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Iran Urges Trade As ECO Summit Opens In Tehran


Iranian President Mahmud Ahmadinejad (second from left), with Tajik President Emomali Rahmon (left), Afghan President Hamid Karzai (second from right), and Iraq President Jalal Talabani (right)

Iranian President Mahmud Ahmadinejad (second from left), with Tajik President Emomali Rahmon (left), Afghan President Hamid Karzai (second from right), and Iraq President Jalal Talabani (right)

(RFE/RL) -- Iranian President Mahmud Ahmadinejad, speaking in Tehran at a one-day summit of the Economic Cooperation Organization (ECO), called on member nations to turn the looming global economic crisis into "opportunities."

Ahmadinejad characterized the present Western-inspired economic order as "irresponsible" and said that by increasing trade among themselves, the 10-nation ECO could find economic safety.

The group was founded in 1985 by Iran, Pakistan and Turkey, and now includes Afghanistan, Azerbaijan, Tajikistan, Turkmenistan, Kazakhstan, Kyrgyzstan, and Uzbekistan.

He also said the region should think about developing a single currency.

Although the summit's formal sessions are largely given over to economic themes, the real interest in the meeting lies in the rich mix of countries it brings together.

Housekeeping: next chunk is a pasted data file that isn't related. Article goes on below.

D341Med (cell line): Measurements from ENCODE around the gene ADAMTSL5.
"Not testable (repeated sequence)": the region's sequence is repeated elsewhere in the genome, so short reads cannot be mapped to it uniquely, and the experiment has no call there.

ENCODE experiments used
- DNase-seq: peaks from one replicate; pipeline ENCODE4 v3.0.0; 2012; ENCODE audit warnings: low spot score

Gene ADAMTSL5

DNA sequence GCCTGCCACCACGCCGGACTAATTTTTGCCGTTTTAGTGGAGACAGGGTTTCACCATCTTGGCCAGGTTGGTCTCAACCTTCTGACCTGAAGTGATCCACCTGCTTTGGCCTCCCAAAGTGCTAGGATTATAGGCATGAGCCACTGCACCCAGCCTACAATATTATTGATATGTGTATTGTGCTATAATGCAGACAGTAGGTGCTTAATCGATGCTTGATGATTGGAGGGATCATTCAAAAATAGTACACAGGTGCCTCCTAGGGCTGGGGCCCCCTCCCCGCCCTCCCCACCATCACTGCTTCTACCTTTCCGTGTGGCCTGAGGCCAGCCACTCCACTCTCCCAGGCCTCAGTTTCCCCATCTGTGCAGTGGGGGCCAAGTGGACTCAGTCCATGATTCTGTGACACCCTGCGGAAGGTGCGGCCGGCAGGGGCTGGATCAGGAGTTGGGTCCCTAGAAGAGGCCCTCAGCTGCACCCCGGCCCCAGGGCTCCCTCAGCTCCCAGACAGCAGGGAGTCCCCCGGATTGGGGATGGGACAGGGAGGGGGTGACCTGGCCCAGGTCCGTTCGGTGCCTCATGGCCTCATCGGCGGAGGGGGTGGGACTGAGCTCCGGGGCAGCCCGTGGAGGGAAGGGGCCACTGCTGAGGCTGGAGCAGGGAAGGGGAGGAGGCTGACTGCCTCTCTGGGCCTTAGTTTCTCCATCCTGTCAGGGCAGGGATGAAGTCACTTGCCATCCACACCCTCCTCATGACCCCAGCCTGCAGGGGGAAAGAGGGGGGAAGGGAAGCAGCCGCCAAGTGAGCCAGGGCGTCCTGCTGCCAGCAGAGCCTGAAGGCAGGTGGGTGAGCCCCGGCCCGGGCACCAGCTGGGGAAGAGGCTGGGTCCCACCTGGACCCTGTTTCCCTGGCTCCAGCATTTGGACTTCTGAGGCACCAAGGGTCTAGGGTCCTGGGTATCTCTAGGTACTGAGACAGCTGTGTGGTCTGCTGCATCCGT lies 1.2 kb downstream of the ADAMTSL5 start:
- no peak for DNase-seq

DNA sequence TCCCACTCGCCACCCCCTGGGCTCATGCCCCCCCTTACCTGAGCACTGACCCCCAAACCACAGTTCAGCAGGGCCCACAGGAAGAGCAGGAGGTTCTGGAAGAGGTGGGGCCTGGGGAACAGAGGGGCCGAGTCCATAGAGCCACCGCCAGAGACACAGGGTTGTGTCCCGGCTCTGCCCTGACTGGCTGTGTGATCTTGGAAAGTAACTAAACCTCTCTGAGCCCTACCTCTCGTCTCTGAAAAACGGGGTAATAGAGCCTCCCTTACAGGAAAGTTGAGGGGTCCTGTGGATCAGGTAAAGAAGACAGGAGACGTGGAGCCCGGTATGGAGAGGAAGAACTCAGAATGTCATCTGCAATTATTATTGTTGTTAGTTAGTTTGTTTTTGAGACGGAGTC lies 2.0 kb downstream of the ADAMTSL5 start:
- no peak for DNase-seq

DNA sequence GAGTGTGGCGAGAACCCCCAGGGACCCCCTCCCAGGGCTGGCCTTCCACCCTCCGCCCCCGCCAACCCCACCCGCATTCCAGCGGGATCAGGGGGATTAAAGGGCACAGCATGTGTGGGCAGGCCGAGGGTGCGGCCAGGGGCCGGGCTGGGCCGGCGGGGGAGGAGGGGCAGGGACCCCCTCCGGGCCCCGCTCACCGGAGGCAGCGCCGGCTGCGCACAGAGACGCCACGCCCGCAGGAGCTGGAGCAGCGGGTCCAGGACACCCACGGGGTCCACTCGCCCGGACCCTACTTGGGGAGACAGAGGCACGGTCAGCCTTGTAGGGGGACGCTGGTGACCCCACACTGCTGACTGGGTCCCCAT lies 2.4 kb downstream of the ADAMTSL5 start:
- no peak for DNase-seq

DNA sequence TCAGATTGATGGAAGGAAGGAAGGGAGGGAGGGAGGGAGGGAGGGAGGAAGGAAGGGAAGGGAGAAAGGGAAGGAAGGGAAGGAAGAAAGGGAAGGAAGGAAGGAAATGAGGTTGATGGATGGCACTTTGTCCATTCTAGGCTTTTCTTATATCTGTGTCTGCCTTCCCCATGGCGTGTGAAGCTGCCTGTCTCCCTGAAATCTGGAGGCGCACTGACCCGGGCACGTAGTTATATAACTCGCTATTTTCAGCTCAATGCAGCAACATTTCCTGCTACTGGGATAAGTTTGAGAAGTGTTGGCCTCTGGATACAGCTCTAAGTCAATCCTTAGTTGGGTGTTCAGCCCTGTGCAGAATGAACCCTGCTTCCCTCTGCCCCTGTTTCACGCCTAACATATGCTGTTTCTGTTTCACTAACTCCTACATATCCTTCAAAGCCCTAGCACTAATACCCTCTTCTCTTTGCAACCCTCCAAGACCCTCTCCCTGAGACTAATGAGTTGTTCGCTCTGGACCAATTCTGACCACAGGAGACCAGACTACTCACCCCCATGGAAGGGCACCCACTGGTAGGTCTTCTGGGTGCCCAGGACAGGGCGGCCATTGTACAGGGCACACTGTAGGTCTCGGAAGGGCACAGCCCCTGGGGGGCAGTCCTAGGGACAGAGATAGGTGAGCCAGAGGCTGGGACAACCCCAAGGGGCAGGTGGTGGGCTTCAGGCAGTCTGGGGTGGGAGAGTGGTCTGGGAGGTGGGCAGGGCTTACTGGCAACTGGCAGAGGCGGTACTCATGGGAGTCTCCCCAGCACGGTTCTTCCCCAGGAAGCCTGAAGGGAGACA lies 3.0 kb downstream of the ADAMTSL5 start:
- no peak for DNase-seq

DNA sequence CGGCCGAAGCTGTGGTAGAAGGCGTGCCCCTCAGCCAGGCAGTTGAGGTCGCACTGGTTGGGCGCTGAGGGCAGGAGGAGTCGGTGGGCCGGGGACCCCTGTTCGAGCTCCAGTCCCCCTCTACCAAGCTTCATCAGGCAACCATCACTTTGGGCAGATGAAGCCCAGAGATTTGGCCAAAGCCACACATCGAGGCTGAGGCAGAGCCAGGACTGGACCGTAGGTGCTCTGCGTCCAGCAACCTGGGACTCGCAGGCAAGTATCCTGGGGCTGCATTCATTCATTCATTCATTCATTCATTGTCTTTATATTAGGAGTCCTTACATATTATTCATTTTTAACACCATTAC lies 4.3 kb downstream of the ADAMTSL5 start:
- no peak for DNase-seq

Some of them are at the center of the world's political stage, such as Iran, with the international dispute over its nuclear intentions; Pakistan, with its struggle against Islamic extremism; and Afghanistan, with its long-running Taliban insurgency. The leaders of Iraq and Syria are also present as guests.

'Everything Has Changed'

With such a diverse cast, it would be surprising if the summit did not go beyond trade and economics. For instance, Turkish President Abdullah Gul has called on Iran to review its hard-line political stance toward the United States.

Speaking before flying to Tehran, Gul said the arrival of U.S. President Barack Obama in the White House has changed everything, and other countries now need to review their policies to take account of this.

Reports have said that Gul is personally delivering a message to Ahmadinejad from Obama. These reports are unconfirmed, but it's clear that the Obama administration is trying to build a new atmosphere around the question of contacts with Iran.

U.S. Secretary of State Hillary Clinton, who has just visited Ankara, indicated on March 6 that Iran would be invited to an international conference on Afghanistan to be held on March 31.

Iranian Foreign Minister Manoucheher Mottaki says Iran is considering accepting the invitation.

Pakistani Foreign Minister Shah Mehmoood Qureshi said in Tehran that his country would add its voice to those urging Iran to attend the conference.

And Ahmadinejad has had the opportunity to talk over the matter directly with Afghan President Hamid Karzai, who is also in Tehran for the ECO summit.

In his speech to the summit, Karzai appealed to ECO members to help Kabul fight drug smuggling. He acknowledged what he called the "bitter truth" that his country is the world center of opium production.

He said there is a direct link between drug smuggling and terrorism, and he asked the ECO for help in combating both.
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